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GALL, Franz Joseph (1758–1828) & SPURZHEIM, Johann Caspar (1776–1832)

Anatomie et physiologie du système nerveux en général, et du cerveau en particulier, avec des observations sur la possibilité de reconnoître plusieurs dispositions intellectuelles et morales de l'homme et des animaux, par la configuration de leurs têtes. Volumes I-IV + Atlas.
Paris, F. Schoell (vols. I, II & Atlas), Librairie Greque-Latine-Allemand (vol. III), & N. Maze (vol. IV), 1810-1819.

First edition of the large paper edition, with the text printed on sheets of the same folio format as the atlas. Included is also the Prospectus of 8 pages. The only copy in Sweden of this famous work. Not in Waller, nor in Osler, Cushing or Reynolds. Wellcome, III, 84 (imperfect, vol. I and atlas only). This sumptuously produced work is one of the great rarities in the history of neurology. It introduced the theory of the localization of cerebral function, and was the pioneer attempt to map out the cerebral cortex. The names of Gall and his pupil, Spurzheim, are generally associated with the notorious doctrine of phrenology, which Gall originally called cranioscopy, and which Spurzheim so effectively popularized in Europe and the United States. However, Gall was an expert anatomist, and the attention which he drew to the structure of the central nervous system was of the greatest importance. Because Spurzheim parted with Gall in 1814, only the first two volumes represent their collaboration, volumes III and IV are solely Gall’s work. The second edition in six volumes in octavo (1822-1825) does not include the atlas. “Gall & Spurzheim established the fact that the white matter of the brain consists of nerve fibers and that the gray matter of the cerebral cortex represents the organs of mental activity. They were the first to demonstrate that the trigeminal nerve was not merely attached to the pons, but that it sent root fibers as far down as the inferior olive in the medulla. In addition, they confirmed once and forever the medullary decussation of the pyramids.” (Garrison/McHenry, 146-149)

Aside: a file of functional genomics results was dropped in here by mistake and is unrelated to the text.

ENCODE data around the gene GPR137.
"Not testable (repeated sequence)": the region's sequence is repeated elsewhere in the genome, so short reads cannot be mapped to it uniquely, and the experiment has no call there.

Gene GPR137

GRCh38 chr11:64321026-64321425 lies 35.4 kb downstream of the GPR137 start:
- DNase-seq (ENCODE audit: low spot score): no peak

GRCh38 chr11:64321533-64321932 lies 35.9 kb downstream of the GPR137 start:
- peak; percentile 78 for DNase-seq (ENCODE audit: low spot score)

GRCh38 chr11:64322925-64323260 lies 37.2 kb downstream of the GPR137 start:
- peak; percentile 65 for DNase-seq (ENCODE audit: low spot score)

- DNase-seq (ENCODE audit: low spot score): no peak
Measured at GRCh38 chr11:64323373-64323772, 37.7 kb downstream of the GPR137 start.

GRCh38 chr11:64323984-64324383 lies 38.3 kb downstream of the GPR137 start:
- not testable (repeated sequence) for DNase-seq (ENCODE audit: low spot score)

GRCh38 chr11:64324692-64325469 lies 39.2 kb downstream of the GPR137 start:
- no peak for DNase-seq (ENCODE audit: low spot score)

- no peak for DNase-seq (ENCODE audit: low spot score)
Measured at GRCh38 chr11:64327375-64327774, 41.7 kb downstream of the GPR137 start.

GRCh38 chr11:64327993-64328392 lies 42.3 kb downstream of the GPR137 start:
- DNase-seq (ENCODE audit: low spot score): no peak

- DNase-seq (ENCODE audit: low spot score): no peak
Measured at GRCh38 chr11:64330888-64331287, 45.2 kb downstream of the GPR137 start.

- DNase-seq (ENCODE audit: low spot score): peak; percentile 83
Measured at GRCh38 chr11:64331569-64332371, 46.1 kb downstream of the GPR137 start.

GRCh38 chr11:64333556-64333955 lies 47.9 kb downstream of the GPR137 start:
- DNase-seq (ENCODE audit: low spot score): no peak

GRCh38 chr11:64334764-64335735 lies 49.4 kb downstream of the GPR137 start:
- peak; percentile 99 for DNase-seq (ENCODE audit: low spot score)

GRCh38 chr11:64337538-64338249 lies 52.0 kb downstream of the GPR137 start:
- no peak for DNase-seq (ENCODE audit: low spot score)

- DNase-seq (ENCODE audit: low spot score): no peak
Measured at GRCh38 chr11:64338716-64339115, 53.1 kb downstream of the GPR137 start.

Collation: Vol. I. (1810): pp (2), xxxvii (1), (2) half-title, 246, (2) contents; Vol. II. (1812): pp (4), half-title & title, 324, (2) errata, mounted; Vol. III. (1818): pp (2) title, (2) ded., ix-xix, (1) errata, i-viii (preface), 260; Volo. IV. (1819): pp (4) title & half-title, 282; Atlas (1810): title-leaf and 100 engraved plates (one folding, many with protective tissue-paper. Plates signed Pretre, del., Bouquet, sculp.

Binding: Rebound in three volumes. Green half calf with the original black spine labels preserved.

References: Garrison-Morton 1389; Eimas, Heirs of Hippocrates 712; Norman 862; Clarke & O’Malley, The Human Brain and Spinal Cord, pp 392-95, 476-80, 598-602, 825-27; O. Temkin, ‘Gall and the Phrenological Movement’ in Bulletin of the History of Medicine, XXI (1947), pp 275-321; Brazier, Neurophysiology in the 19th century, 114-17; McHenry, Garrison’s History of Neurology, 146-49; Heintel, Gall Bibliographie, 12.1.1; Cooper, Heads: or the Art of Phrenology, 69-82; DSB, V, 250-256. Jeremy Norman Cat. 29 (1995), No. 94.

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